Toxic Thursdays: It's Not Just a Straw Problem
Chances are you have heard of the campaign to stop use of plastic drinking straws. It is likely you have also been to a restaurant where they no longer provide plastic straws - either forgoing a straw altogether or giving you a paper option. In other cases, you might be carrying around your own reusable straws to use instead of plastic straws - something I do because I do enjoy drinking through a straw!
Recently, my family and I went to a local restaurant. A sign out front proclaimed, "We are Protecting the Environment - Plastic Straws are No Longer Used Here!"
My snarky mind shouted back: Huzzah! You are saving the planet!
While I am totally on board with stopping use of plastic straws, I must point out, dear readers, that plastic straws are just part of the problem.
The real problem is our dependence on plastics ... and more importantly, our dependence on single-use plastics.
It can be hard to escape them. From your take-out containers to the wrapper on your tea bag to the bag your newspaper comes in on rainy days. Plastic is simply everywhere.
And, it doesn't go away. Literally - the plastic first created by humans is still existing out there, somewhere.
So, why is plastic so bad?
Because it doesn't decompose, it exists forever. So, this means any plastic dumped in a stream or that blows off of a trash truck into a farm field, lives there forever. And, in many cases, it then blows into a ditch that leads into the bay and then into the ocean. There are entire football fields (and more) of the ocean that are completely covered in plastic trash.
Sea life eats the plastic and then it becomes part of the food chain - or worse, it kills the animal.
It seems an impossible task to overcome!
What can any of us do, really, to combat this?
Sure, stop using plastic straws. Then, take a real look at all the plastic that enters your home and your life. Use paper or compostable take-out containers instead of plastic. Talk to your grocery store about eliminating plastic where they can. Bring your own cloth or reusable bags when you go shopping. Utilize stores that offer bulk services and bring your own containers (talk to the store first about how you can do this and whether you need to weigh containers in advance.).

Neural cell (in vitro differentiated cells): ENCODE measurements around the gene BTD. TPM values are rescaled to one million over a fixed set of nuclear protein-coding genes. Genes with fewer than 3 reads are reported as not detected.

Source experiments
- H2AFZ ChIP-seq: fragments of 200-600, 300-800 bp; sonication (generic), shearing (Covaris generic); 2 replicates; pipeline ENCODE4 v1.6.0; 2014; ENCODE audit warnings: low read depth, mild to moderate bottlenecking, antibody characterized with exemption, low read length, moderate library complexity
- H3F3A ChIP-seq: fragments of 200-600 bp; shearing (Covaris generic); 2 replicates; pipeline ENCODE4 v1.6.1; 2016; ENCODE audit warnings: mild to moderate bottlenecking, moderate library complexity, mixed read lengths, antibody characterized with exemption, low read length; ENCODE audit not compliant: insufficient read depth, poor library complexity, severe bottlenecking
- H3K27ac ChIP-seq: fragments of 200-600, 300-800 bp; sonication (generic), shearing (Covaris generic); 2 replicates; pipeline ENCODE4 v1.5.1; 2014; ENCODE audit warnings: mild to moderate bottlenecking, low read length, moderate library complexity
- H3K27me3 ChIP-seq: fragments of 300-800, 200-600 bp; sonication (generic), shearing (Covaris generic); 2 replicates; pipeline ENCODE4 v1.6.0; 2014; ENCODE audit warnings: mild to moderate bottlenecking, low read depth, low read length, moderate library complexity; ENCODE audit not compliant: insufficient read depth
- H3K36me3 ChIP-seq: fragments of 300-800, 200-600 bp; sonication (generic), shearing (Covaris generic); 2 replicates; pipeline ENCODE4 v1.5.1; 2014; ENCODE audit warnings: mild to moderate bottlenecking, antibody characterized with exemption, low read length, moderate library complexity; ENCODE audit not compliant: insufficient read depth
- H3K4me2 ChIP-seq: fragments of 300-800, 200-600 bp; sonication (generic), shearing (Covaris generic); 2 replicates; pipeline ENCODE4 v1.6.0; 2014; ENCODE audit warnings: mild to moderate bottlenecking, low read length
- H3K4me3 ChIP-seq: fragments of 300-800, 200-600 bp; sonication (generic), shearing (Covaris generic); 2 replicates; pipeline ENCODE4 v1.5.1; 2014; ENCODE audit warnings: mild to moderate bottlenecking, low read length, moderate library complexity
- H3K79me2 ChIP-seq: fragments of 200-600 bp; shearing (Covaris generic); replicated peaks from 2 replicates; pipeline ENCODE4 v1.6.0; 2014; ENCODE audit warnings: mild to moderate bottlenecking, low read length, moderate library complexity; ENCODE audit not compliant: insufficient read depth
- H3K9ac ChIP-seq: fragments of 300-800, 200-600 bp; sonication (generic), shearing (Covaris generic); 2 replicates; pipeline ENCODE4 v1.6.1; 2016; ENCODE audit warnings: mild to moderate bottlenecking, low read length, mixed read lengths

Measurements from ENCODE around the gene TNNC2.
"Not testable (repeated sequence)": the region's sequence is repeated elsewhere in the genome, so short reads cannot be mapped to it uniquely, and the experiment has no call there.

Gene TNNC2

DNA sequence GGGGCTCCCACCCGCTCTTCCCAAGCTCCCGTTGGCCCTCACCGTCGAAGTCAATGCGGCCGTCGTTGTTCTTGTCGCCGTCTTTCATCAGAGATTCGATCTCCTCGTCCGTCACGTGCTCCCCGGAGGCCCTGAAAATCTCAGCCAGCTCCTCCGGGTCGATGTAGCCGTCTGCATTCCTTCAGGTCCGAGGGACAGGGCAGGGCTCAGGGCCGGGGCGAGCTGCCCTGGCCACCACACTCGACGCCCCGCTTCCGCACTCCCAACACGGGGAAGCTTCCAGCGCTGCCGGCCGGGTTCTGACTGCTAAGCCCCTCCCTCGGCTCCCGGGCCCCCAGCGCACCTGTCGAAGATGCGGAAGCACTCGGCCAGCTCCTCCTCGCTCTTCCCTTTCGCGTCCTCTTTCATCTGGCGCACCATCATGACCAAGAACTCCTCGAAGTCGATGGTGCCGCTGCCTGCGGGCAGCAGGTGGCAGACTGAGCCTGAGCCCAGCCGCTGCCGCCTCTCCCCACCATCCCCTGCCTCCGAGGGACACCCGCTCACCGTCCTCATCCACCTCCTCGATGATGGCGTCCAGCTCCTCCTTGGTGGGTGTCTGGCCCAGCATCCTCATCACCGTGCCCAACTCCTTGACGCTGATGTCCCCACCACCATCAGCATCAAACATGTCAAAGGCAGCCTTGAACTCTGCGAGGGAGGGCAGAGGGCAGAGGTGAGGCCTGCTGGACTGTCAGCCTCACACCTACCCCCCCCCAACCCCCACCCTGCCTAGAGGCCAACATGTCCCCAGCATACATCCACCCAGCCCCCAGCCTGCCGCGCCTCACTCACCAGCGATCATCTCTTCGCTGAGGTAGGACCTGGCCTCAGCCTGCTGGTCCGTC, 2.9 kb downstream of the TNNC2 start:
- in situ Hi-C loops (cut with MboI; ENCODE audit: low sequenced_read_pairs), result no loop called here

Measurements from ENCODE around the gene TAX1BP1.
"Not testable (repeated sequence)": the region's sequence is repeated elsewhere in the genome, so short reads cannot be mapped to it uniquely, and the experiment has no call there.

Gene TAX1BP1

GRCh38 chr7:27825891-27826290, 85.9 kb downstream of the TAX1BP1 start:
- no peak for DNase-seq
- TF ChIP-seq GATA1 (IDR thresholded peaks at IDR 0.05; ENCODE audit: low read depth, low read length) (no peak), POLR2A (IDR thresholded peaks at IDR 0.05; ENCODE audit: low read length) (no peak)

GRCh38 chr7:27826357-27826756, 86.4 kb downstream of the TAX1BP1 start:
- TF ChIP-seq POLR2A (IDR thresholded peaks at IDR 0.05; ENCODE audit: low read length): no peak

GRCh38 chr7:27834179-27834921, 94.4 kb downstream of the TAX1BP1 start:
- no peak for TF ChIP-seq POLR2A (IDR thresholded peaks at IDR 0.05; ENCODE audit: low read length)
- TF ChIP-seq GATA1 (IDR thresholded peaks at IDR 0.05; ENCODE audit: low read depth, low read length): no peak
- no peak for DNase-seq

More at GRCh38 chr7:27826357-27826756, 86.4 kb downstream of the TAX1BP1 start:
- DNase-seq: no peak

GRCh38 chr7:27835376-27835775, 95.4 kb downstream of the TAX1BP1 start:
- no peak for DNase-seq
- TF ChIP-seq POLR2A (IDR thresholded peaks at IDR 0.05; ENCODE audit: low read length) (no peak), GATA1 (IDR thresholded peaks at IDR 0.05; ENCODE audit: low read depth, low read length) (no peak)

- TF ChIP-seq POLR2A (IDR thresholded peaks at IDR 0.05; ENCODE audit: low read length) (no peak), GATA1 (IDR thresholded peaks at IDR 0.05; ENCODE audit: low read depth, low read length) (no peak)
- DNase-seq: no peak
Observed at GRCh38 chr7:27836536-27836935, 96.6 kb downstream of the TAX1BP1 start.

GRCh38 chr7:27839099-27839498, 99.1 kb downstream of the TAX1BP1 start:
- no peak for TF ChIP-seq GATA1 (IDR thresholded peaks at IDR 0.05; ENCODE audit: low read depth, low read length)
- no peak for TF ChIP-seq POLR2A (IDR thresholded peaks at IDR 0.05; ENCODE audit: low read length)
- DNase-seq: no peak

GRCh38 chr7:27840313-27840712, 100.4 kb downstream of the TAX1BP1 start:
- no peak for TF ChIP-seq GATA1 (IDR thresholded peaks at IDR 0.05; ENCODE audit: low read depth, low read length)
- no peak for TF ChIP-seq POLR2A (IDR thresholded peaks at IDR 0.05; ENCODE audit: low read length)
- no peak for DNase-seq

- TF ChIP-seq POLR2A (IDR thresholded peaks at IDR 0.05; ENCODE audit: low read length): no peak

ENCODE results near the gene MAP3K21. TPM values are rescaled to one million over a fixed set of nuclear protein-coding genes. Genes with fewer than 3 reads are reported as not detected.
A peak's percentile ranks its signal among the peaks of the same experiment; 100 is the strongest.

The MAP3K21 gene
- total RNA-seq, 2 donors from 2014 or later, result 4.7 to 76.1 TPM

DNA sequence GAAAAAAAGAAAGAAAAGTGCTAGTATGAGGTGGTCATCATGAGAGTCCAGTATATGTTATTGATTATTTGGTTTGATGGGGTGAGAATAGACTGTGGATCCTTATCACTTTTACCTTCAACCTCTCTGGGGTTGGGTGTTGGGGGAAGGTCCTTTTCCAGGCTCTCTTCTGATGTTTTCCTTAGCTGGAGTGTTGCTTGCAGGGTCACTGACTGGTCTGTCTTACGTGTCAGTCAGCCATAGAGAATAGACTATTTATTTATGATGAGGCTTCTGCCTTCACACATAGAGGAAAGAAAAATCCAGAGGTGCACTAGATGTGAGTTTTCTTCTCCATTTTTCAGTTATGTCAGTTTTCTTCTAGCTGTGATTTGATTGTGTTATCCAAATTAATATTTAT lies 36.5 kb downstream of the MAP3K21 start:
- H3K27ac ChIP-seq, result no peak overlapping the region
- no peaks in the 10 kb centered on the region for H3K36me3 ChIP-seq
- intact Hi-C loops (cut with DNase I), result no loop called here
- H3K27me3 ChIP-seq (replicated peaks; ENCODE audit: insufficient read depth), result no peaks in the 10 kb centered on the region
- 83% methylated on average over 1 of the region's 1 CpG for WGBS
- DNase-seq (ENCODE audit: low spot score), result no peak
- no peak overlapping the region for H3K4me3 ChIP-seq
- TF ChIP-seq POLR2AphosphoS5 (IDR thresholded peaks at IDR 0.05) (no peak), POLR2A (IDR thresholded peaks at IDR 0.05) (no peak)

Sure, that's all great - but what about everyone else who isn't cutting back on plastic?
Excellent question. All change starts small. Write some letters to your legislators and ask what can be done to cut done on creation of new plastic. Unless there is a true global movement to stop creating plastics, chances are we will always have a world full of plastic trash floating in the oceans, rivers, and bays.
Purchase reusable straws. Carry a reusable water bottle with you and keep one in your car for days you forget. Use single-use items that decompose or are compostable. Start a compost heap in your yard where you can place food items and compostable containers after you are finished and thus create rich soil to use in your gardens. Keep reusable grocery bags in your car and carry them into the store to use.
Every single person is capable of making a change, of writing a letter, of talking about the issues affecting our environment - why not you?